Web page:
The Girl with the Golden Eyes, Book Three of 'The Thirteen'

The Girl with the Golden Eyes, Book Three of 'The Thirteen'

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Overview

The "Thirteen" are a secret society. The Girl with the Golden Eyes contains some of Balzac's most intense observations of 19th Century Parisian society. It tells the story of a beautiful young woman seduced by a servant of "The Thirteen." The other two parts of The History of the Thirteen may also be of interest: Ferragus, and The Duchesse de Langeais. Each contains Balzac's sharp-eyed observations of human frailty and love.

Product Details

ISBN-13: 9781598189506
Publisher: Alan Rodgers Books
Publication date: 08/01/2006
Pages: 108
Product dimensions: 6.00(w) x 9.00(h) x 0.26(d)

About the Author

Honoré de Balzac (1799 - 1850) was a French novelist and playwright. The novel sequence La Comédie Humaine, which presents a panorama of post-Napoleonic French life, is generally viewed as his magnum opus. Owing to his keen observation of detail and unfiltered representation of society, Balzac is regarded as one of the founders of realism in European literature. He is renowned for his multi-faceted characters; even his lesser characters are complex, morally ambiguous and fully human. Inanimate objects are imbued with character as well; the city of Paris, a backdrop for much of his writing, takes on many human qualities. His writing influenced many famous writers, including the novelists Émile Zola, Charles Dickens, Gustave Flaubert, Jack Kerouac, and Henry James, filmmakers Akira Kurosawa and Eric Rohmer as well as important philosophers such as Friedrich Engels. Many of Balzac's works have been made into films and they continue to inspire other writers.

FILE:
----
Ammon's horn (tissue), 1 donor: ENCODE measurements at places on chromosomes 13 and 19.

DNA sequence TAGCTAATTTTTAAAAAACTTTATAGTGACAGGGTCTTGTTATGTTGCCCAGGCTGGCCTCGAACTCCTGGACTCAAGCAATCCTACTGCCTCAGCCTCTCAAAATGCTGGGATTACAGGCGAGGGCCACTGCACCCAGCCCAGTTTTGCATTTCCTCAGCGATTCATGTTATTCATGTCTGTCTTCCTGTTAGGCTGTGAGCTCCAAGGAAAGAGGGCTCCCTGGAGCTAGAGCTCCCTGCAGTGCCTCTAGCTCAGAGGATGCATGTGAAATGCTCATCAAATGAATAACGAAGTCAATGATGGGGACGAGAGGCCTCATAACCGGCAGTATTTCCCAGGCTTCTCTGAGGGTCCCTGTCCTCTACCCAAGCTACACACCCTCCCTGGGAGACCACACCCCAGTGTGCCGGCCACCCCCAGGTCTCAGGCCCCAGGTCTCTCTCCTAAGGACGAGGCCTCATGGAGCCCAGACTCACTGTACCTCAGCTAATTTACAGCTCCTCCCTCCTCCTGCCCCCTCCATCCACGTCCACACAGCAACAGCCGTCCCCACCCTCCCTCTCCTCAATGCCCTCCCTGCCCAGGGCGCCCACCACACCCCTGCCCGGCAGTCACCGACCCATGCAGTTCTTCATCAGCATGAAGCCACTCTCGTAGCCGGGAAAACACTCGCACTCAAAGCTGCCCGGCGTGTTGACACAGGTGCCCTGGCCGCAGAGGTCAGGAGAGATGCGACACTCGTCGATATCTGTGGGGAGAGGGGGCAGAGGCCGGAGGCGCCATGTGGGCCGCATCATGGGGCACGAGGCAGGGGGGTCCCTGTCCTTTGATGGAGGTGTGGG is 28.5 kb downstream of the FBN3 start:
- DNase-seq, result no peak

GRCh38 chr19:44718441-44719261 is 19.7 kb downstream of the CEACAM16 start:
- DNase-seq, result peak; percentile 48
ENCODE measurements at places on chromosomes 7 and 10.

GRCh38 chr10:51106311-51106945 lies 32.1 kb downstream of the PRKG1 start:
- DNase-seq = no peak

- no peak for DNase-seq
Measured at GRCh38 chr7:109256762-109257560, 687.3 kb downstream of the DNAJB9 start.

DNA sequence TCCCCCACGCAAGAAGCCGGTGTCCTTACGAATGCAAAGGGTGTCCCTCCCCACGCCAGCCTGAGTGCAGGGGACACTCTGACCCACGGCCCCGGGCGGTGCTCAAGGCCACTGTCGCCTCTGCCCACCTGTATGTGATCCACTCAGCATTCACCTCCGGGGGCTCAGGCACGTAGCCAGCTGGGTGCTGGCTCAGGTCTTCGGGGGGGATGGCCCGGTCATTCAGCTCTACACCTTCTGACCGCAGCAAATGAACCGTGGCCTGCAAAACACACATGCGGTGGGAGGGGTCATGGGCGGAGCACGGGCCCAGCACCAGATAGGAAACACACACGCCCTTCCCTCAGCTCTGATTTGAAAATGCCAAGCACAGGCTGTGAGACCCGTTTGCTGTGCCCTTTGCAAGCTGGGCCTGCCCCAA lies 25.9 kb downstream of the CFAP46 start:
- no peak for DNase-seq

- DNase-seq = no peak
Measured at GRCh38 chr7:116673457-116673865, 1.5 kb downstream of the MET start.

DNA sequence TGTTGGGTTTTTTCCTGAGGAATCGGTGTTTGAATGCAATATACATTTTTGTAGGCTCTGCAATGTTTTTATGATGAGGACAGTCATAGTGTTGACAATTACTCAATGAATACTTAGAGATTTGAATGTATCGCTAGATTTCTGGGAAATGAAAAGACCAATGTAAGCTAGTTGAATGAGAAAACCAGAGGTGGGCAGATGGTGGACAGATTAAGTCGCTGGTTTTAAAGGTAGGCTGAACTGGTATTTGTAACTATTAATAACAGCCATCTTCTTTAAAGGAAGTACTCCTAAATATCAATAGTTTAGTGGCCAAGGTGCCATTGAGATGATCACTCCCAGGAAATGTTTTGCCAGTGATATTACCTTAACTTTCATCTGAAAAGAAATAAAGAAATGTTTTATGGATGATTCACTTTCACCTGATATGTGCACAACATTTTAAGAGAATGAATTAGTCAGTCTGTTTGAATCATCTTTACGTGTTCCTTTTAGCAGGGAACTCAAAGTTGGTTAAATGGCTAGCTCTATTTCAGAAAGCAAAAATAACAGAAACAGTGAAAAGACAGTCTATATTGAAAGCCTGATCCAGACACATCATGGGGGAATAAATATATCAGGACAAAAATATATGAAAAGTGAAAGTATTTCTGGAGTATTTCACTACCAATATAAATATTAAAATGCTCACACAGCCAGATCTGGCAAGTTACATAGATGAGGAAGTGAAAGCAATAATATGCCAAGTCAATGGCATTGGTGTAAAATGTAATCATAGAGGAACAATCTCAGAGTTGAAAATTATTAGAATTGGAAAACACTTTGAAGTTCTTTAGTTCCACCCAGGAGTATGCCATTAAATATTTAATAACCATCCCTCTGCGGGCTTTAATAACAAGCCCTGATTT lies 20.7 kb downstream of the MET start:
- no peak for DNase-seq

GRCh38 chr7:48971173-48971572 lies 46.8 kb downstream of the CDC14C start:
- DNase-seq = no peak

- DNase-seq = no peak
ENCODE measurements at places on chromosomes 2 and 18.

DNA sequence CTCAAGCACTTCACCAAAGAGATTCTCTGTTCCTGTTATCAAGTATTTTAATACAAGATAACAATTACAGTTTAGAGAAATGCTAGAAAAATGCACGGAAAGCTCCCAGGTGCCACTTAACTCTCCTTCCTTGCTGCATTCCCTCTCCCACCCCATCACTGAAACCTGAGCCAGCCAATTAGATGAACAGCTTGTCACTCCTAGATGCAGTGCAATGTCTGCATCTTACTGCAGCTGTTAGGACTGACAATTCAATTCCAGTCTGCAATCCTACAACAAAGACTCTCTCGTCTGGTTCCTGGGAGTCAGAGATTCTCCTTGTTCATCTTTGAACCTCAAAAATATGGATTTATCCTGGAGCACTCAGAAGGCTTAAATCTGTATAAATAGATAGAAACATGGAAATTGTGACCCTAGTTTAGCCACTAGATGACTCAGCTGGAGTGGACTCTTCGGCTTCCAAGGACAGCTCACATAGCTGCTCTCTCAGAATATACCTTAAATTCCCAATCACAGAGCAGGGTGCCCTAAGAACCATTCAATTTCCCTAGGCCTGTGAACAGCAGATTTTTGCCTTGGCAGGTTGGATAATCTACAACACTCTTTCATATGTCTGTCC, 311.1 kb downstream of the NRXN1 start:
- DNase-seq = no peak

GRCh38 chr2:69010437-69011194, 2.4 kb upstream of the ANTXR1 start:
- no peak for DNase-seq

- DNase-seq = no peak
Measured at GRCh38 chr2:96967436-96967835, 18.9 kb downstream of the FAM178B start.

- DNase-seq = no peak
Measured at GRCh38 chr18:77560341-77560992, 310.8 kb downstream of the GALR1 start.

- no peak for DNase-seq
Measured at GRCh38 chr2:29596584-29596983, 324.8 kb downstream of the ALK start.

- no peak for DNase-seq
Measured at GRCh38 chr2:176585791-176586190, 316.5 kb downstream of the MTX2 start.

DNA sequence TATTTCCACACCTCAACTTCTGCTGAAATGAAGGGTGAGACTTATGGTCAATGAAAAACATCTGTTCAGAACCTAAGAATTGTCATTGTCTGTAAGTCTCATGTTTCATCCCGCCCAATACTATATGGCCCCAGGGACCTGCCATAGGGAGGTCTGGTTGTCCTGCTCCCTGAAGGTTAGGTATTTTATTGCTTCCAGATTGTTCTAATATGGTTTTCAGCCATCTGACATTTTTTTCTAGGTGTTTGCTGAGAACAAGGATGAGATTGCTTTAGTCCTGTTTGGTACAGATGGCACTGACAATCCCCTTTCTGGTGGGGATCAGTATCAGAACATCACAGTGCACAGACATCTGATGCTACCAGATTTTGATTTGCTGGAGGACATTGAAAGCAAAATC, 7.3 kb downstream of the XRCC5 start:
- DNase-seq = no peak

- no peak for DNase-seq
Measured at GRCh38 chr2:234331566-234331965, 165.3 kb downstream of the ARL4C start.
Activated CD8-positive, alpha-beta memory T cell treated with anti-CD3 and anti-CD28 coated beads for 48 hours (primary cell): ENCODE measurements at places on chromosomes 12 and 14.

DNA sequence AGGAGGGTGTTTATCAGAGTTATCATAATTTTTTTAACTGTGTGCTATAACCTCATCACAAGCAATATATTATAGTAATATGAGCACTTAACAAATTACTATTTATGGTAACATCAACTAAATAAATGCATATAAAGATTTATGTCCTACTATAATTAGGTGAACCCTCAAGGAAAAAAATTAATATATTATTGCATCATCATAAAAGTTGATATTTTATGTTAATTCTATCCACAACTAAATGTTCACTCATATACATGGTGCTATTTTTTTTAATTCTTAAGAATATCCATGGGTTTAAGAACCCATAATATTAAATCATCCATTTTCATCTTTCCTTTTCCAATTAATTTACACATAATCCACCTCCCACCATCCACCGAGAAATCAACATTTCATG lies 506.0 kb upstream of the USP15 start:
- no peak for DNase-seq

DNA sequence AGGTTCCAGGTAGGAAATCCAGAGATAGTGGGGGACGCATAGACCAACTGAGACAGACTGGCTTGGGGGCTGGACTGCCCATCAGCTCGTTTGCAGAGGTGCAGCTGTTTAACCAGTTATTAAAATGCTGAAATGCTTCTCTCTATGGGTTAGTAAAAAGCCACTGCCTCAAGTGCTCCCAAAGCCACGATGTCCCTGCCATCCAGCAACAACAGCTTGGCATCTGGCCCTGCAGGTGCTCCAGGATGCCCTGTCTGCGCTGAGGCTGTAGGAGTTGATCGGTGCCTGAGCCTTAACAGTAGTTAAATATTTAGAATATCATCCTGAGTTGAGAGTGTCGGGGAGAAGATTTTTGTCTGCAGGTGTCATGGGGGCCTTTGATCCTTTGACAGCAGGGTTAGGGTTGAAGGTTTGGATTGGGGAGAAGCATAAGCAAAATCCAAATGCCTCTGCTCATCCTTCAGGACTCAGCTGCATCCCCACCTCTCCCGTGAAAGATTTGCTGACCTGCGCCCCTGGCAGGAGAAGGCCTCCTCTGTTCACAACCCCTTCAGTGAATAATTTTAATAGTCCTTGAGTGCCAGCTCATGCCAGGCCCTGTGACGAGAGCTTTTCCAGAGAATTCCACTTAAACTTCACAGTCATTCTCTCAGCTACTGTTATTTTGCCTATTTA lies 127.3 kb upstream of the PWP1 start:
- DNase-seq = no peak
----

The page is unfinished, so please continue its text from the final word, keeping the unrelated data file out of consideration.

Ellen Marriage (1865 - 1946) was an English translator from French, notably of Balzac's novels. She put an effort into readability and accuracy that was unusual in translators of her period. A. R. Waller, a critic who was a neighbour of the Marriage family, suggested she do translations when he proposed to the London publisher J. M. Dent that his firm embark on the first complete edition of Balzac's immense novel cycle La Comédie humaine. Hitherto only a few of the novels had appeared in the United Kingdom singly. George Saintsbury was appointed editor and work began. Forty volumes duly appeared between 1895 and 1898, although five others were omitted as too shocking for Victorian English tastes. Marriage, under her own name and under the pseudonym James Waring for some of the "bolder works", did most of the translation, except for 13 volumes done by Clara Bell (1834-1927) and one volume done by Rachel Scott.

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